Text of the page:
You only get one chance to sell your business - you want to attract the best value possible, especially where it is for retirement funding. Planning, and early planning at that is the key.
- Are any changes required to improve staff performance and attitude?
- Customers – Are they happy? Are there any additional products or services customers could purchase?
- Suppliers – Have key suppliers contributed support, which is reflected in the performance of the business?
- Management – Is the management team functioning at an appropriate level? Will the management team be able to drive the business' performance if the current owner is no longer involved?
- What type of financial data is available? Are sales dissected into component sales and are gross profit percentages and gross profit contribution figures determined for each sales segment?
- What is the labour-to-turnover percentage?
- How does the business' financial performance compare with industry benchmarks?
- What is the unique selling proposition of the business?
- If the business is offering credit terms, how effective is the business' debtors' system?
- What are the business' debtors' days outstanding?
- Has all intellectual property, owned by the business been appropriately documented and have any ownership disputes been settled?
- Will key staff remain with the business, if the sale is negotiated?
- If key staff decided to leave, could a new owner effectively operate the business, especially in the short term without them?
- Have you considered offering a staff retention bonus to retain key people for a period of time after the sale?
- In this way, an assurance can be given to a purchaser that, for at least a period of time (say 12 months), key staff will remain in the business?
As part of getting the business' 'house in order' to maximise the sales value, a review of the following items is advisable:
- Review of the systems operating in the business – could improvements be made?
- Are steps being taken to eliminate unnecessary expenses and wastage?
- Are all business sales being appropriately recorded in the business' books of account?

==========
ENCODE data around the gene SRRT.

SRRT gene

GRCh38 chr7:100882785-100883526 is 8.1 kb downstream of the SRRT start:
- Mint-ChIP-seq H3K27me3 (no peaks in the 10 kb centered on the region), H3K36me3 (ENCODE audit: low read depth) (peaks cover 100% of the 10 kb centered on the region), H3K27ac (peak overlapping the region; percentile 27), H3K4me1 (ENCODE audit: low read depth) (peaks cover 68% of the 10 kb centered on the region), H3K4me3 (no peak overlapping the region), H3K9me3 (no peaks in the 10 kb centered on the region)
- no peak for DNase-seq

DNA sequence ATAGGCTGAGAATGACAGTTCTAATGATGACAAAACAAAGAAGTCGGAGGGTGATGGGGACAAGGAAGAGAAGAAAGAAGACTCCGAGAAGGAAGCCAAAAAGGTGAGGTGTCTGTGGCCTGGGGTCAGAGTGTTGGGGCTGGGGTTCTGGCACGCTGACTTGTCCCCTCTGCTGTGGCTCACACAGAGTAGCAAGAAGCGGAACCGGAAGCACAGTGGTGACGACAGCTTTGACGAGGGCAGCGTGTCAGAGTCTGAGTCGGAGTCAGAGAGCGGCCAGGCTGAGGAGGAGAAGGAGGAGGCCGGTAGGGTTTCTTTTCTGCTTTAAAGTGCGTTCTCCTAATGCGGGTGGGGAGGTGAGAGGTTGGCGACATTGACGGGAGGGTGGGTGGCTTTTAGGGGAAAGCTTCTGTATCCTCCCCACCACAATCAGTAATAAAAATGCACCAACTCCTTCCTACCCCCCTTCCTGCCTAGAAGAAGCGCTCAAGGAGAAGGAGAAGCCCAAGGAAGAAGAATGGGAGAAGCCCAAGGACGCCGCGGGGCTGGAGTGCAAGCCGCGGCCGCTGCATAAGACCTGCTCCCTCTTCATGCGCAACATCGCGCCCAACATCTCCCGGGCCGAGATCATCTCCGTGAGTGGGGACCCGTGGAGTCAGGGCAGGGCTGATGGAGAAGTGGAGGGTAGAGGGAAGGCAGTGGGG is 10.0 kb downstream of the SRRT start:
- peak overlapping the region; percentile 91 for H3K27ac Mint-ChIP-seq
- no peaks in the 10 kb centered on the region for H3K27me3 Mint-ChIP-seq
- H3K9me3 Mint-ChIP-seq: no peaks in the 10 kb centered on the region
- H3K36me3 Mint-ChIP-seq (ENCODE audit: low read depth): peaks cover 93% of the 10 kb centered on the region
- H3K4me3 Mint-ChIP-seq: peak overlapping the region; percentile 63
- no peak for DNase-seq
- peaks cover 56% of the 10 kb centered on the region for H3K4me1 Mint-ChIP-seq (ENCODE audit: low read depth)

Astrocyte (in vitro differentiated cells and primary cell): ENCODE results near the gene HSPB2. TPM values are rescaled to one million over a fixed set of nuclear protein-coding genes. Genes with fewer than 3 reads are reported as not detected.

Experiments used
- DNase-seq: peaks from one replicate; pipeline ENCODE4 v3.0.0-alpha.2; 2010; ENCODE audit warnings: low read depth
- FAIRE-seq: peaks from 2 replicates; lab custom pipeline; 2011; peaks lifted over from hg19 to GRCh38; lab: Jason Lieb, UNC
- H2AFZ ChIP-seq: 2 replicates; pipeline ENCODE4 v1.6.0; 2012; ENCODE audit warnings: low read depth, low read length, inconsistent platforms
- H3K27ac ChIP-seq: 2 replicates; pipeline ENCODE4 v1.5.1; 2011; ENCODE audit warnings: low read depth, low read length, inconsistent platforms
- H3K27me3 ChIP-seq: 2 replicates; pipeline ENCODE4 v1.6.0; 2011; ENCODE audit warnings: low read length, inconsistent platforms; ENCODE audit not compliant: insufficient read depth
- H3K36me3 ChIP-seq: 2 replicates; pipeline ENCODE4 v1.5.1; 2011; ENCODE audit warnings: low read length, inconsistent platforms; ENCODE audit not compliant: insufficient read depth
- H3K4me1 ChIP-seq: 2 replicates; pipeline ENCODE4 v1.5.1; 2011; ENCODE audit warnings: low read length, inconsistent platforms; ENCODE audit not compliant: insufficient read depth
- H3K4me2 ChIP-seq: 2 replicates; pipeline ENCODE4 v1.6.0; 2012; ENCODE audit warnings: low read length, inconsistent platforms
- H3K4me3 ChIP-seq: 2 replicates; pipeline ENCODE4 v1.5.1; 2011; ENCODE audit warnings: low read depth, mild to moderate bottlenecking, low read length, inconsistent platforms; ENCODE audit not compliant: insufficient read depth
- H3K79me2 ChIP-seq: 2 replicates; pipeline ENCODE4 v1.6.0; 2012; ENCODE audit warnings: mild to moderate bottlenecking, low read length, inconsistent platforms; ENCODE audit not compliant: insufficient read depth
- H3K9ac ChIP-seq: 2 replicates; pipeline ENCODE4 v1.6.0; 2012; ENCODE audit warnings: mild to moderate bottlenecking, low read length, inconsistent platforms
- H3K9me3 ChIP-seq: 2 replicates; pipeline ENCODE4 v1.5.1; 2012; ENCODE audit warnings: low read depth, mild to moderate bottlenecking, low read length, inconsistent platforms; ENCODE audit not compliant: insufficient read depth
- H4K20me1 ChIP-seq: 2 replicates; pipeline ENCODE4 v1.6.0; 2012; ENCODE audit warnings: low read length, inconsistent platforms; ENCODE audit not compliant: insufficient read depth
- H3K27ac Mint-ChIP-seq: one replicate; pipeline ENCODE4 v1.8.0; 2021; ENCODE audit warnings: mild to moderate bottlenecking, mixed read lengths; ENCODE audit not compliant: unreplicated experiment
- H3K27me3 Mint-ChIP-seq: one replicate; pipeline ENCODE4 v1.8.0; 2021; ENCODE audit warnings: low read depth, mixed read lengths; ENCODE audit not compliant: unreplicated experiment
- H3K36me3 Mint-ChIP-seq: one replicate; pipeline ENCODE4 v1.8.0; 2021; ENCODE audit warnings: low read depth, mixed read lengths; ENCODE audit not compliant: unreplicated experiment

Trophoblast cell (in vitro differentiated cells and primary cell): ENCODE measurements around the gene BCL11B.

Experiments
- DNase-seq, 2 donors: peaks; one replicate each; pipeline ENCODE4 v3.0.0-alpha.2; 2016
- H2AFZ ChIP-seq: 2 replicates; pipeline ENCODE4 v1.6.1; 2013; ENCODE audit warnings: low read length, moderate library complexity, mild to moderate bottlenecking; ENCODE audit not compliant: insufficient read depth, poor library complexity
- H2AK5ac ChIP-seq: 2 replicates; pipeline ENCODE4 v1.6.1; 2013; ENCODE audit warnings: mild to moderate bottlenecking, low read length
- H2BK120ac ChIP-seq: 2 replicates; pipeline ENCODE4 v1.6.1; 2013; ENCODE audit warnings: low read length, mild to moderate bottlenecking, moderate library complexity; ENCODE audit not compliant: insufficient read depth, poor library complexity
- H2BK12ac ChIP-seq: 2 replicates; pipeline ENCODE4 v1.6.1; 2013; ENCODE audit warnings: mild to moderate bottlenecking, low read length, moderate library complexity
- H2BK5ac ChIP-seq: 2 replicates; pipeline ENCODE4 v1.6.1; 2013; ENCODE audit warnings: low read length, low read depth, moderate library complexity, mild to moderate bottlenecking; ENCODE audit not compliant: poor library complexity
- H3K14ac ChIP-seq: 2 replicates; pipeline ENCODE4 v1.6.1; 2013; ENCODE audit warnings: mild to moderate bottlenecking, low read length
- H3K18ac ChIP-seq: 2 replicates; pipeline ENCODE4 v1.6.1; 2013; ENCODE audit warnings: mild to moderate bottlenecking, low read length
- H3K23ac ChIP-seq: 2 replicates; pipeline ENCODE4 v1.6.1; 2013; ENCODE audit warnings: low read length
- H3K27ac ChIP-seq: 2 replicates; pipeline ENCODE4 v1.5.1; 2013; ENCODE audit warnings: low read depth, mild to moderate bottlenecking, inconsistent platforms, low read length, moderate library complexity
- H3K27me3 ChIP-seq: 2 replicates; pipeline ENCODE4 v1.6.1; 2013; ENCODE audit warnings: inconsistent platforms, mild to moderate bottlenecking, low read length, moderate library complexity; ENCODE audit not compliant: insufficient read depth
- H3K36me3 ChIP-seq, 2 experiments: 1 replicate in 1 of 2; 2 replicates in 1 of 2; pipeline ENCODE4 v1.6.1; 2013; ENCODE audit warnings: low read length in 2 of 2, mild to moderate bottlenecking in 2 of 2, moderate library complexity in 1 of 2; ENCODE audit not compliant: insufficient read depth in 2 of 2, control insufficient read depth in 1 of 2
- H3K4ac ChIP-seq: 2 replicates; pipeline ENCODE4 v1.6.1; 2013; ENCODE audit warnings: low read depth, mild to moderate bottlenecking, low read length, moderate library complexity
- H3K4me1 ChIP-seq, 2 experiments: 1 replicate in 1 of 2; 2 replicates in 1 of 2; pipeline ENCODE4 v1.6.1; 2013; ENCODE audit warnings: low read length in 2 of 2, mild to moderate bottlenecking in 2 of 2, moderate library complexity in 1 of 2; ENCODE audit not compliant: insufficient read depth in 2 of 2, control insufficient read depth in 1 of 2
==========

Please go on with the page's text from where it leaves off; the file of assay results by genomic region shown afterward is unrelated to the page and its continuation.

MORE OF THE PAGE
- Does the customer database show names, addresses, contact details and a record of previous purchases?
- Are the business' intellectual property records current?
- Have team members signed intellectual property agreements? Are these filed correctly?
- Do the business premises present a pleasing aspect to a potential buyer?
- Do the team members require additional training so the potential buyer may be favourably impressed
- Have you reviewed your business' key performance indicators against industry best practice?
If you are considering selling your business and would like to ensure you maximise its achievable sale value, please contact your harris black team member so that an evaluation of focus areas can be determined.
Harris black is now Xero Certified. We believe beautiful business starts with good looking numbers. Xero is online accounting software that gives us a live view of your business finances. That means everyone on your team, including us, can have the latest information available in order to make informed decisions. You can use Xero in the office, on the road, or even in bed! So no matter what you do or where you do it, with Xero we can help you do beautiful business. Have a look at the latest plans available to help get your business on track, and contact us at firstname.lastname@example.org or your client manager on 07 3032 0200 for further information.
Register your interest now to attend an information session in early 2014 about the latest cloud accounting software offerings. We will cover most of the major players including MYOB, Xero and Quickbooks, and explain why moving to the cloud can be beneficial for your business and your time. To register your interest, please email Jamie at email@example.com. We will provide more information closer to the time.
We have been contacted by many clients who have received an email that 'looks like' official Australian Taxation Office (ATO) correspondence. The emails contain ATO logo's and often refer to a refund owing to the client. Please be aware that these emails are Hoaxes/Scams. The ATO will not correspondence with a taxpayer via email. If you receive an email and you are unsure of its authenticity please contact your harris black team member. They can view your ATO accounts online and advise if any money is owing to you.
Sometimes you just don't know where to start. The list of 'work on the business' items can be overwhelming or just not visible to you.
Below we share some common characteristics of what are considered well run businesses.
- To improve stock control, utilise a stock analysis chart so your team members understand the financial contribution that is potentially available from each item or section of stock.